Democrats argue McConnell move exposes GOP divide on spending

Democrats are arguing that a move by Senate Minority Leader Mitch McConnell (R-Ky.) on Friday to block an up-or-down vote on House spending cuts shows Senate Republicans are divided on the cuts.

McConnell objected Friday to two moves by Senate Majority Leader Harry Reid (D-Nev.). The objections mean the Senate will vote on a cloture motion on whether to proceed to a House bill cutting spending by another $57 billion, instead of an up-or-down vote on that measure that Reid wanted to set up.

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Democrats believe an up-or-down vote would put the squeeze on centrist Republicans uneasy with some of the cuts in the House bill. The cloture vote scheduled for Tuesday gives Republicans the “wiggle” room to vote with their party and say that they still opposed specific cuts, a Senate aide said.

“By objecting to an up-or-down vote on the House bill, Senate Republicans are agreeing with us that the proposal is too extreme to pass as is. Now that they have admitted they want changes to it just like we do, the real negotiations on the budget can finally begin,” Sen. Charles Schumer (D-N.Y.) said in a statement.

“Senate Republicans have been clamoring for a vote on the measure for weeks, only to back off an offer by Majority Leader Harry Reid to have a final-passage vote on the measure next Tuesday,” Schumer’s office stated.

McConnell’s office responded Friday that McConnell and Reid are actually working together to move to votes next week on both measures.

“I feel bad for Sen. Schumer, he must not have been on the floor at the time and missed the exchange between the Senate leaders where they discussed working together over the weekend to set up votes on both the House bill and the Dems’ status quo bill,” McConnell spokesman Don Stewart said in reply.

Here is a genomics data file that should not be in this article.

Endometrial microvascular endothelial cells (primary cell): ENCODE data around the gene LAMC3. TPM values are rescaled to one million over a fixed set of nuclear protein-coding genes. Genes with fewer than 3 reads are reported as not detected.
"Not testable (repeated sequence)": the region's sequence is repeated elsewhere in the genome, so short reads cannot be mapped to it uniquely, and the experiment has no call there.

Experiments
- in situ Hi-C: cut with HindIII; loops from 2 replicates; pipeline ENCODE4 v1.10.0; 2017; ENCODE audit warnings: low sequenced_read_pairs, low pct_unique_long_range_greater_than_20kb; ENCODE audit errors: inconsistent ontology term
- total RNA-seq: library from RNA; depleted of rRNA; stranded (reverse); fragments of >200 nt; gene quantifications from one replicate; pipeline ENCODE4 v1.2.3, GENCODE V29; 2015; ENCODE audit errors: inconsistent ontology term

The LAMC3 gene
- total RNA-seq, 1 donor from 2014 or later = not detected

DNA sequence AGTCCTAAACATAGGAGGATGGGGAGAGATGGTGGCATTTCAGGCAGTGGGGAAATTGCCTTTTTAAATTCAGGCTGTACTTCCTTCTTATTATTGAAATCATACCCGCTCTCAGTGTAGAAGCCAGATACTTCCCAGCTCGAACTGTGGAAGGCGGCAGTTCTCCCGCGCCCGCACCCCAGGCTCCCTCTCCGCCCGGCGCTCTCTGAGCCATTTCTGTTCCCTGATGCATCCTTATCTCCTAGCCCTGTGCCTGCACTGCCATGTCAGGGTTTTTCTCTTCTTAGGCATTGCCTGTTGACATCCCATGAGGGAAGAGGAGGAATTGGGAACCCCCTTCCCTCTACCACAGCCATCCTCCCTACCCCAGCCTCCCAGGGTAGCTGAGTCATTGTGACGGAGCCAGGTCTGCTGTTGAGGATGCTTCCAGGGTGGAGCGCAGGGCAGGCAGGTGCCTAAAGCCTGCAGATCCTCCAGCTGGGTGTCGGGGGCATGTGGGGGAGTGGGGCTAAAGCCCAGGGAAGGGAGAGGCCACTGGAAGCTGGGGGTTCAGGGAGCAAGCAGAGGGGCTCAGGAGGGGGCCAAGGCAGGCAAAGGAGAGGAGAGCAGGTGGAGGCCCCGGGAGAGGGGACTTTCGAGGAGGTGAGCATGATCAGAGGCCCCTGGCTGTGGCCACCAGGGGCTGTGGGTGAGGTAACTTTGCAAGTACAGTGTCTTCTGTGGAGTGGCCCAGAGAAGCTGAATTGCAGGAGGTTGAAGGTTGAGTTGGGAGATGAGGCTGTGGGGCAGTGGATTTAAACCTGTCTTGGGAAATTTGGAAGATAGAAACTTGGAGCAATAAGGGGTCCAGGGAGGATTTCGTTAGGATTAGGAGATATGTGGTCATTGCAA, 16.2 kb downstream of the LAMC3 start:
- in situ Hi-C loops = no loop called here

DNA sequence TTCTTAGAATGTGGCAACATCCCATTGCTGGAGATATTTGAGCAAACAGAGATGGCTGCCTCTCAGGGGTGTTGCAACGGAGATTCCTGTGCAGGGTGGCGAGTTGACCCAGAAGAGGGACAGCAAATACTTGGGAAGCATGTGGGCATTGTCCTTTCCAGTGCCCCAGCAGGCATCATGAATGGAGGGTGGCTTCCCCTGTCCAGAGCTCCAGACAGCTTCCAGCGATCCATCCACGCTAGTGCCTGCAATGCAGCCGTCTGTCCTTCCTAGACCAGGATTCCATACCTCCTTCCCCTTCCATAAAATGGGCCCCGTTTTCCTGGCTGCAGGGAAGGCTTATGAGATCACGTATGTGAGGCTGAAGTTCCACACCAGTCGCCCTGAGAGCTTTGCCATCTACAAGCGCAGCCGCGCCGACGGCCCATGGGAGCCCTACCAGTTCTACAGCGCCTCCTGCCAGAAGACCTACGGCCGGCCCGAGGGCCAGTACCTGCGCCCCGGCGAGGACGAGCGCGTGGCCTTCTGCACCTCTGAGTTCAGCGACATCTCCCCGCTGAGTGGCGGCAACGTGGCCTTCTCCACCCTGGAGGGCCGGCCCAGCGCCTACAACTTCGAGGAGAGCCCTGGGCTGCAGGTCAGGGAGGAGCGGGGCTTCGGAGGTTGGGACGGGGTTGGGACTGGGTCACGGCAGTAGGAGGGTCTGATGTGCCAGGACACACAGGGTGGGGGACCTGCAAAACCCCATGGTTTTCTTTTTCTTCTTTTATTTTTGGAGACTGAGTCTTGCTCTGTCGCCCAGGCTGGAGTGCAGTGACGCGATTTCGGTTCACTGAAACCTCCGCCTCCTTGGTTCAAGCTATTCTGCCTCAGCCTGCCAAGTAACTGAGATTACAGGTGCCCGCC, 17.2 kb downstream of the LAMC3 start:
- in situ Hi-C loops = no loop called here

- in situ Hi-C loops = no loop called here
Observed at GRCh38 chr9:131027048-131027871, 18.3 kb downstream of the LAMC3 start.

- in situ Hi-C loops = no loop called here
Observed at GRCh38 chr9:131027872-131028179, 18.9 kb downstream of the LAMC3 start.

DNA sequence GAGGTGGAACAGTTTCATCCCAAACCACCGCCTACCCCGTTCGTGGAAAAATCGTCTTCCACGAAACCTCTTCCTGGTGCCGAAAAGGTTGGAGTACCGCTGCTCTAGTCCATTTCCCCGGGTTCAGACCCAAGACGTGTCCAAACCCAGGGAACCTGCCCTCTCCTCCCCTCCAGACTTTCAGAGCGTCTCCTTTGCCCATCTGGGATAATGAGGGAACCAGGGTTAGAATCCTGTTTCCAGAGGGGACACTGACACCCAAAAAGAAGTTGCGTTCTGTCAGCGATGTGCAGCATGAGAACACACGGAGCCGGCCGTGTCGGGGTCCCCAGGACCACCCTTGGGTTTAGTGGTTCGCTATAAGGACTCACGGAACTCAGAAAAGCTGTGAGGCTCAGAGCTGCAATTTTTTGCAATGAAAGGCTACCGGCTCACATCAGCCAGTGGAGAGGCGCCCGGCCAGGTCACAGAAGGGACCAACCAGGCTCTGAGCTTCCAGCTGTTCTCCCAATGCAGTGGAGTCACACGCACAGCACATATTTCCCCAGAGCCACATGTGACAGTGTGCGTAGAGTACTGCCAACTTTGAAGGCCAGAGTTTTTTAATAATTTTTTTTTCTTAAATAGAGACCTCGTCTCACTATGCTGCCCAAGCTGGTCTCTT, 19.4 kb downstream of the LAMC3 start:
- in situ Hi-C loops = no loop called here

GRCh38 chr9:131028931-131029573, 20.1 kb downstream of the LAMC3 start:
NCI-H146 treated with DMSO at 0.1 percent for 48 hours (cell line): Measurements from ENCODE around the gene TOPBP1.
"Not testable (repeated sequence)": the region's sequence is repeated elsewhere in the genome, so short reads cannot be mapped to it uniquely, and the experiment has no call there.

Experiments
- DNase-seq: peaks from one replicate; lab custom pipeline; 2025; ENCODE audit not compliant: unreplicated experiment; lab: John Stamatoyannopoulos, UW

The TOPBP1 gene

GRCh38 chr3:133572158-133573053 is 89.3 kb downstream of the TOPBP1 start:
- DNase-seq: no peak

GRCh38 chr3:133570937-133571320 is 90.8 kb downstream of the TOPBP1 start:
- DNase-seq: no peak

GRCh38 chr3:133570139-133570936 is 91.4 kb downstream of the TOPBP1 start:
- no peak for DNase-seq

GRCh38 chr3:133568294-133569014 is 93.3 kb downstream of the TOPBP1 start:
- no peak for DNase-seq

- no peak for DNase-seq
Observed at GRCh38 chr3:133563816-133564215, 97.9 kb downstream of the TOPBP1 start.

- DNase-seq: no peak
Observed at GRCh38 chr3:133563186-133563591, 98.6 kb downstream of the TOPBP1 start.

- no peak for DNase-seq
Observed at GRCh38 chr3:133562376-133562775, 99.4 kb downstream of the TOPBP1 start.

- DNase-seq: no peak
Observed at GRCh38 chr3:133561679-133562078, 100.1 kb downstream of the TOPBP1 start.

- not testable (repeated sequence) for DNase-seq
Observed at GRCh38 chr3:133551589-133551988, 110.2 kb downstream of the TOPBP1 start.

McConnell objected to Reid’s attempt to proceed to consideration of a Democratic bill to reduce spending this year by $6.5 billion; and a motion to proceed to a vote on legislation already approved by the House that would cut $57 billion in spending. (Congress has already approved $4 billion in cuts for this year. The original legislation approved by the House cut a total of $61 billion.)

The move forced Reid to file a cloture on the motion to proceed to the House bill.

“We need to have a chance over the weekend to take a look at what our friends have offered here and it could well be that by Monday, we will conclude this proposal that the majority leader has laid out is the best way to go forward,” McConnell said on the floor on Friday. “We’ll continue to talk about that over the weekend.”